This question was asked at Monday’s tutorial (10/01/11) but the fire alarm went off mid-solution

Section 6.4, Q. 5

Evaluate the following integral:

\int\frac{(x-1)\,dx}{x^3-x^2-2x}

Solution

(Remarks in italics are by me and would not be required in an exam situation)

Simplify the integrand to get it into a usable form:

I=\int\frac{(x-1)\,dx}{x(x^2-x-2)}=\int\frac{(x-1)\,dx}{x(x-2)(x+1)}

Rule 1 (Section 6.4)

Given a rational function P(x)/Q(x) with \text{deg}(P)<\text{deg}(Q), such that Q(x) factors into non-repeated linear terms:

Q(x)=(a_1x+b_1)(a_2x+b_2)\cdots(a_nx+b_n)

(non-repeated means that no linear term  is equal to a constant multiple of another; e.g. (a_ix+b_i)=k(a_jx+b_j) for i\neq j, k\in \mathbb{C})

Then

\frac{P(x)}{Q(x)}=\frac{A_1}{a_1x+b_1}+\frac{A_2}{a_2x+b_2}+\cdots+\frac{A_n}{a_nx+b_n}

for some constants A_1,A_2,\dots,A_n\in\mathbb{C}.


Now

\frac{(x-1)}{x(x-2)(x+1)}=\frac{A}{x}+\frac{B}{x-2}+\frac{C}{x+1}

=\frac{A(x-2)(x+1)+Bx(x+1)+Cx(x-2)}{x(x-2)(x+1)}

\Rightarrow x-1=A(x-2)(x+1)+Bx(x+1)+Cx(x-2)   (*)

At this point we have two options:

  1. Multiply out and rearrange the right-hand side into a quadratic in x. Compare and set equal the coefficients of x^2, x and the constant terms to generate three simultaneous equations for A,B,C\in\mathbb{C}.
  2. Choose three values of x (say x=0,-1,2 for ease of computation, see the note below) to generate three simultaneous equations for A,B,C\in\mathbb{C}. We’ll use this method here:

\underline{x=0},

0-1=A(-2)(1)+B(0)(1)+C(0)(-2)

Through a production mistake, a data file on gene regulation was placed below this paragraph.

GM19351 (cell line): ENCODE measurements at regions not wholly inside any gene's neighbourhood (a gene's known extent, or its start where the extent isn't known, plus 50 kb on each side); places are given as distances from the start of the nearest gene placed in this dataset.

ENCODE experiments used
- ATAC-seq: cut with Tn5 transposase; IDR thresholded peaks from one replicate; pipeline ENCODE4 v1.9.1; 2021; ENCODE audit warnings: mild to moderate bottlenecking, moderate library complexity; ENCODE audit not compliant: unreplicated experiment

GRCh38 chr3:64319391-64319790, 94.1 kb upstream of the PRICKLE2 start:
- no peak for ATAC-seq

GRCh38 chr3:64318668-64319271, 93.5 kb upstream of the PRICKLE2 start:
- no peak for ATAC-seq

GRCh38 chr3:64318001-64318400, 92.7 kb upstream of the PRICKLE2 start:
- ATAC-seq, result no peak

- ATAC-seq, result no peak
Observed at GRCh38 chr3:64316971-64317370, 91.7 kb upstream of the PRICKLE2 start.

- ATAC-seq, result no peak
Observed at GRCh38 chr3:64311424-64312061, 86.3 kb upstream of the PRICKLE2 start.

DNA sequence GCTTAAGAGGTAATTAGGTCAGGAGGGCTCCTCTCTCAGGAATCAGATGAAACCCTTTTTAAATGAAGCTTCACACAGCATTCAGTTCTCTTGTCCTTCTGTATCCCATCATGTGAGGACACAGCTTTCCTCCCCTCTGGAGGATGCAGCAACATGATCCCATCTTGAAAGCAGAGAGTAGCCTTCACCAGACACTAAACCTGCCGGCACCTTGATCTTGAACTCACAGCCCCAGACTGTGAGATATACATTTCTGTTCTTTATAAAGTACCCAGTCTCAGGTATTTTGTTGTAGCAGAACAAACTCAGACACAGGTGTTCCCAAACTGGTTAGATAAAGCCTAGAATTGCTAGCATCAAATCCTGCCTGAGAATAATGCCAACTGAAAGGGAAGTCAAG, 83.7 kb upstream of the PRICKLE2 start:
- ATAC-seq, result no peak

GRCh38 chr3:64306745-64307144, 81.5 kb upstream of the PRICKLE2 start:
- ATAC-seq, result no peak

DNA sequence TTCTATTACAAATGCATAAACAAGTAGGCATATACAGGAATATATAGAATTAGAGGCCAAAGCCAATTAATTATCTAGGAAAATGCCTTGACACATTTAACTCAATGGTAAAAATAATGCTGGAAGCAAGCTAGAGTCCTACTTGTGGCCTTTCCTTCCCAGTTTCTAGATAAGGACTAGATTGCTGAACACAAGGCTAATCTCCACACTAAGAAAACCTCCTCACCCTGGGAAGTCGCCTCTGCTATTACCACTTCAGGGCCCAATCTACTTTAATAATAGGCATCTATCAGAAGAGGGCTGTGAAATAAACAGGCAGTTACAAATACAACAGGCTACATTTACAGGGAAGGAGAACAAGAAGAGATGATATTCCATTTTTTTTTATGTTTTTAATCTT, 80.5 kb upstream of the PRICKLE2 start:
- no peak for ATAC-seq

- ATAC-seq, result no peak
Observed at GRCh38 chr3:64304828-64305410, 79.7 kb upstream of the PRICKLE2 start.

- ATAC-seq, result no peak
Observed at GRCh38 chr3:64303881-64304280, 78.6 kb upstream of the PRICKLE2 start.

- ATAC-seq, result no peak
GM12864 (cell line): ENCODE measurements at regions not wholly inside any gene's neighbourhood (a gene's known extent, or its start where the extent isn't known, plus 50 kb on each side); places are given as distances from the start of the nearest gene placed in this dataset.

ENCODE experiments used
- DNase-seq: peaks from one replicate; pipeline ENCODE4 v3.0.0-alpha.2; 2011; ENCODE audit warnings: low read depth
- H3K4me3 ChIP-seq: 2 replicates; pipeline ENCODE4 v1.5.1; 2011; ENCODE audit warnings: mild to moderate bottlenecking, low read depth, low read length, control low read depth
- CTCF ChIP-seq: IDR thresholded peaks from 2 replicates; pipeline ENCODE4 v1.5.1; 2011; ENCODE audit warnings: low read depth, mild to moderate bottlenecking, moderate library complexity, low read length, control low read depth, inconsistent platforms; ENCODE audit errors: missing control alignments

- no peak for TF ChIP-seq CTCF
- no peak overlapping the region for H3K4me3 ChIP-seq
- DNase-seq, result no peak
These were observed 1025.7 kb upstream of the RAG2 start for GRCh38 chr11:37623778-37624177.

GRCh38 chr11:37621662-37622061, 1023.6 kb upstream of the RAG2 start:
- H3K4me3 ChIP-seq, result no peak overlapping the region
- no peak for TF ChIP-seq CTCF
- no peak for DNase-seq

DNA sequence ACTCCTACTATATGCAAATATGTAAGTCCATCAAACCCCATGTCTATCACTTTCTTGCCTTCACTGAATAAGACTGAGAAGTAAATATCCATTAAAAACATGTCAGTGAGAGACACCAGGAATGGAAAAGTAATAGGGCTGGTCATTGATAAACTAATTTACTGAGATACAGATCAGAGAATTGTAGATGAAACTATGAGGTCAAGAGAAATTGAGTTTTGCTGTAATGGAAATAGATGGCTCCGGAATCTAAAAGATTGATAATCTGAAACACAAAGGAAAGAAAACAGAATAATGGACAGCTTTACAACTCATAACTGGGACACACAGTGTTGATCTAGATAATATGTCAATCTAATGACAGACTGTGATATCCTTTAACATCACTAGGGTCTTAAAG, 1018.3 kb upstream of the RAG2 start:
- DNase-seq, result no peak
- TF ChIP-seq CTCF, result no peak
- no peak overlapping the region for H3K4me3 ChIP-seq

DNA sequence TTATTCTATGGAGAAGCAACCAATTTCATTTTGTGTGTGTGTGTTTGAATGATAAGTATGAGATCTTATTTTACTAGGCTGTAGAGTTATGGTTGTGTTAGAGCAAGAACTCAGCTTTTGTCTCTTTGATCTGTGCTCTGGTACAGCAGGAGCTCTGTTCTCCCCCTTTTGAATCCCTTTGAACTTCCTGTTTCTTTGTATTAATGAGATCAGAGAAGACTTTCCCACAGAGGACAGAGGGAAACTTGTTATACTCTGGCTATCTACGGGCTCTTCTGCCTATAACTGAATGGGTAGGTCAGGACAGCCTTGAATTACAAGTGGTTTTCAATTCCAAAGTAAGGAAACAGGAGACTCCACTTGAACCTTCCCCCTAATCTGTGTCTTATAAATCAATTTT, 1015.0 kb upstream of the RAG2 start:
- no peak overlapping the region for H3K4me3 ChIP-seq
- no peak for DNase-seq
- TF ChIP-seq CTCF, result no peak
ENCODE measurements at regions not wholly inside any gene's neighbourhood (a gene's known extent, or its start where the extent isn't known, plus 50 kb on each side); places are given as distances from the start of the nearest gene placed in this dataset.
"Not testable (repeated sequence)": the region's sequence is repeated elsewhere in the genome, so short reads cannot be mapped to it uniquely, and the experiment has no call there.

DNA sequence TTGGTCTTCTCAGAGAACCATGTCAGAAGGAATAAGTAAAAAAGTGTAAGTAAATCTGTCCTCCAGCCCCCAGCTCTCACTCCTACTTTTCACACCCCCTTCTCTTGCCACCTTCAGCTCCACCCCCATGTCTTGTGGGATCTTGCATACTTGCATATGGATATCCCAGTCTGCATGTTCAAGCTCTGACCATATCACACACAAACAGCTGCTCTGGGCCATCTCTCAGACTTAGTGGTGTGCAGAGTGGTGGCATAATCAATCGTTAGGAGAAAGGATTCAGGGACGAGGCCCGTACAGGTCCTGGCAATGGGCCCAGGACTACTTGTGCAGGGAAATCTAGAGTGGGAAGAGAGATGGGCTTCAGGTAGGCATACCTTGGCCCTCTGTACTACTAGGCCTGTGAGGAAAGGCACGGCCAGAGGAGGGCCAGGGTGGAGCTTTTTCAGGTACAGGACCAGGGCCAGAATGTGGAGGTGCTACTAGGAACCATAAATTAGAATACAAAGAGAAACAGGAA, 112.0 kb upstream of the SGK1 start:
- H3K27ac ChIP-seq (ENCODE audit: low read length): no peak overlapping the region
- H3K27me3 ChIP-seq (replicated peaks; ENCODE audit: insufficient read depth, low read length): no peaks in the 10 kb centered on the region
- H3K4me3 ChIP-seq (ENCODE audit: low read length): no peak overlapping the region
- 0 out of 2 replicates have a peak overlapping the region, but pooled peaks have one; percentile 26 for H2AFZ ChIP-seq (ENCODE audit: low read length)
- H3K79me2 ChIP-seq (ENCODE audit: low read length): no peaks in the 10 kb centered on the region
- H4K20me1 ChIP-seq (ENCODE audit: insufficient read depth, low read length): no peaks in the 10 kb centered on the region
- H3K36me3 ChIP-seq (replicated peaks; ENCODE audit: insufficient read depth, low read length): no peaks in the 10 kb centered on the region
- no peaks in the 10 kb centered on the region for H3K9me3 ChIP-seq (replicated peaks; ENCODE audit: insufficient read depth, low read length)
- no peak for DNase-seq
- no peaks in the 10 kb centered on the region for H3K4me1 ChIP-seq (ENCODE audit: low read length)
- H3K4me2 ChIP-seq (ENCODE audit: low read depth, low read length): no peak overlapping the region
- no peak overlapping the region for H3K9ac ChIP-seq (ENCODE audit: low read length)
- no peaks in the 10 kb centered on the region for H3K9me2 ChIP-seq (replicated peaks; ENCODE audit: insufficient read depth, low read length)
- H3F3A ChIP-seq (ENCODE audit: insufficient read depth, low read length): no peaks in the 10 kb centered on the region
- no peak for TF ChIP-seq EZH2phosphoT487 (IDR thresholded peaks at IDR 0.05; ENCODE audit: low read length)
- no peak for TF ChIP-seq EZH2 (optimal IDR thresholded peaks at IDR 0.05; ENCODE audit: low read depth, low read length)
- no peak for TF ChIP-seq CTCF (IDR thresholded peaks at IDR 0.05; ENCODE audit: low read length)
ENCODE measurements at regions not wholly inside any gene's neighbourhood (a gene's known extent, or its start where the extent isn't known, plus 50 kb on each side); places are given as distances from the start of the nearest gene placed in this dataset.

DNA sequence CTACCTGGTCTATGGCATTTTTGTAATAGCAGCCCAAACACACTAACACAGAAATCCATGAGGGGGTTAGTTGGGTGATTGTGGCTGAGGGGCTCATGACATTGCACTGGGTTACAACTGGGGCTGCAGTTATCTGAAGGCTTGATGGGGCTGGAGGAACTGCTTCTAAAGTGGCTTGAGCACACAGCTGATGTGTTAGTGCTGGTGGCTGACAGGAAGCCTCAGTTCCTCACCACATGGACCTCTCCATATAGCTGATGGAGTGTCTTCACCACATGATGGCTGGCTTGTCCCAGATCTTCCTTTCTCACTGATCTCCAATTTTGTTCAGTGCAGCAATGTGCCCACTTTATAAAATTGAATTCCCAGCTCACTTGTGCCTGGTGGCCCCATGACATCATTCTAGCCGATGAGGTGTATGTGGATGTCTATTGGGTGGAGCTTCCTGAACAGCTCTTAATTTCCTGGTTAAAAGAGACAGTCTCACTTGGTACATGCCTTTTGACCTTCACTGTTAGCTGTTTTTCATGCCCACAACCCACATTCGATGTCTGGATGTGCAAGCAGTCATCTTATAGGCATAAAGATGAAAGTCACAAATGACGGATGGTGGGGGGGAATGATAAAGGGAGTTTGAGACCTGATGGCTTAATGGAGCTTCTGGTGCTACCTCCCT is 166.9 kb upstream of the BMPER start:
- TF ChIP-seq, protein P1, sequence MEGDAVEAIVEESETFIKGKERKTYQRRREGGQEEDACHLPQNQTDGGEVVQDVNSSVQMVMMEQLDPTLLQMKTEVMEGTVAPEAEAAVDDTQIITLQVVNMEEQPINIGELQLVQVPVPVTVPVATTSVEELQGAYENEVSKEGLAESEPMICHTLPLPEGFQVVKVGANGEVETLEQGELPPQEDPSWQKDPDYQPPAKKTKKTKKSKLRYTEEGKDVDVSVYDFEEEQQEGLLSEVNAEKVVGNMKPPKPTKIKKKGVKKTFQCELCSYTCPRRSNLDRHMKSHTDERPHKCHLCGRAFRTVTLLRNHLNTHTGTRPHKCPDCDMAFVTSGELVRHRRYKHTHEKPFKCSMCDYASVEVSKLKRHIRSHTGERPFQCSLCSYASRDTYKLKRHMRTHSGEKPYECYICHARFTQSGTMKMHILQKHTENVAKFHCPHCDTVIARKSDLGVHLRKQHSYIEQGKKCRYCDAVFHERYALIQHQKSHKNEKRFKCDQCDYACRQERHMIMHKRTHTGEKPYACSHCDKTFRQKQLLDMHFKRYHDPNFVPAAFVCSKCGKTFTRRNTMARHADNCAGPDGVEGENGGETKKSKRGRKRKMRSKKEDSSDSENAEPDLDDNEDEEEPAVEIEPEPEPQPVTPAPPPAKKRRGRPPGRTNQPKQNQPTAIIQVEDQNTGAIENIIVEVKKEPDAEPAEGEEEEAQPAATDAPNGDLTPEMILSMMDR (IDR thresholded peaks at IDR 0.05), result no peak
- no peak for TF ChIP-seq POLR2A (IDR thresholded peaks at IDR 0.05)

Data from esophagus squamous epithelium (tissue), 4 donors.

\Rightarrow A=1/2

\underline{x=-1},

-1-1=A(-3)(0)+B(-1)(0)+C(-1)(-3)

\Rightarrow C=-2/3

\underline{x=2},

2-1=A(0)(3)+B(2)(3)+C(2)(0)

\Rightarrow B=1/6

 

\frac{(x-1)}{x(x-2)(x+1)}=\frac{1}{2}.\frac{1}{x}+\frac{1}{6}.\frac{1}{x-2}+\frac{-2}{3}\frac{C}{x+1}

\Rightarrow I=\int\left(\frac{1}{2}.\frac{1}{x}+\frac{1}{6}.\frac{1}{x-2}+\frac{-2}{3}\frac{1}{x+1}\right)\,dx

=\frac{1}{2}\int\frac{1}{x}\,dx+\frac{1}{6}\int\frac{1}{x-2}\,dx+\frac{-2}{3}\int\frac{1}{x+1}\,dx

Making the substitutions u=x-2 and v=x+1 (it’s always a good idea to do this rather than court difficulty with terms of the form 1/(ax+b) with a\neq 1), and noting du=dv=dx:

=\frac{1}{2}\int\frac{1}{x}\,dx+\frac{1}{6}\int\frac{1}{u}\,du+\frac{-2}{3}\int\frac{1}{v}\,dv

=\frac{1}{2}\ln|x|+\frac{1}{6}\ln|u|+\frac{-2}{3}\ln|v|+C

=\frac{1}{2}\ln|x|+\frac{1}{6}\ln|x-2|+\frac{-2}{3}\ln|x+1|+C

Recalling \ln a+\ln b=\ln ab, try to write this expression as k\ln |p|+k\ln |q|+k\ln |r| for some p,q,r functions of x:

I =\frac{3}{6}\ln|x|+\frac{1}{6}\ln|x-2|+\frac{-4}{6}\ln|x+1|+C

=\frac{1}{6}\ln|x|^3+\frac{1}{6}\ln|x-2|+\frac{1}{6}\ln|x+1|^{-4}+C

Now using |x|^n=|x^n|, x^{-n}=1/x^n, and |a||b|=|ab|:

I=\frac{1}{6}\left(\ln|x^3|+\ln|x-2|+\ln\left(\frac{1}{|x+1|^4}\right)\right)+C

=\frac{1}{6}\ln\left(|x^3||x-2|\frac{1}{|x+1|^4}\right)+C

=\frac{1}{6}\ln\left|\frac{x^3(x-2)}{(x+1)^4}\right|+C

\Box

Note: You may notice that in using technique 2. for finding A,B,C that we use values of x for which both sides of (*) are actually undefined. By means of the following general example let me show you why this is not a problem.

Example: Let a,b\in\mathbb{R} such that a\neq b. Find the partial fraction decomposition of

f(x)=\frac{1}{(x-a)(x-b)}

Solution: In essence this question asks us to find real numbers A,B such that:

f(x)=\frac{1}{(x-a)(x-b)}=\frac{A}{x-a}+\frac{B}{x-b}

These expressions must agree at all points except at x=a,b where f(x) is not defined. Suppose we multiply across by (x-a)(x-b):

1=A(x-b)+B(x-a)  (**)

Now look at this equation in isolation, and forgetting about our original problem, we can see that we can find A,B\in\mathbb{R}, such that this equation holds for all x\in\mathbb{R}. It is an easy exercise to show that (**) is solved by: A=1/(a-b) and B=1/(b-a). That is for all x\in\mathbb{R}:

1=\frac{1}{a-b}(x-b)+\frac{1}{b-a}(x-a)

Now if we take this expression, and divide across by (x-a)(x-b) we will get a new expression, which is true as long as we didn’t divide by zero, i.e. (x-a)\neq 0,(x-b)\neq 0\Leftrightarrow x\neq a,b. This statement is:

\frac{1}{(x-a)(x-b)}=\frac{1/(a-b)}{x-a}+\frac{1/(b-a)}{x-b}

These functions agree on \mathbb{R}\backslash\{a,b\}, as is our want.

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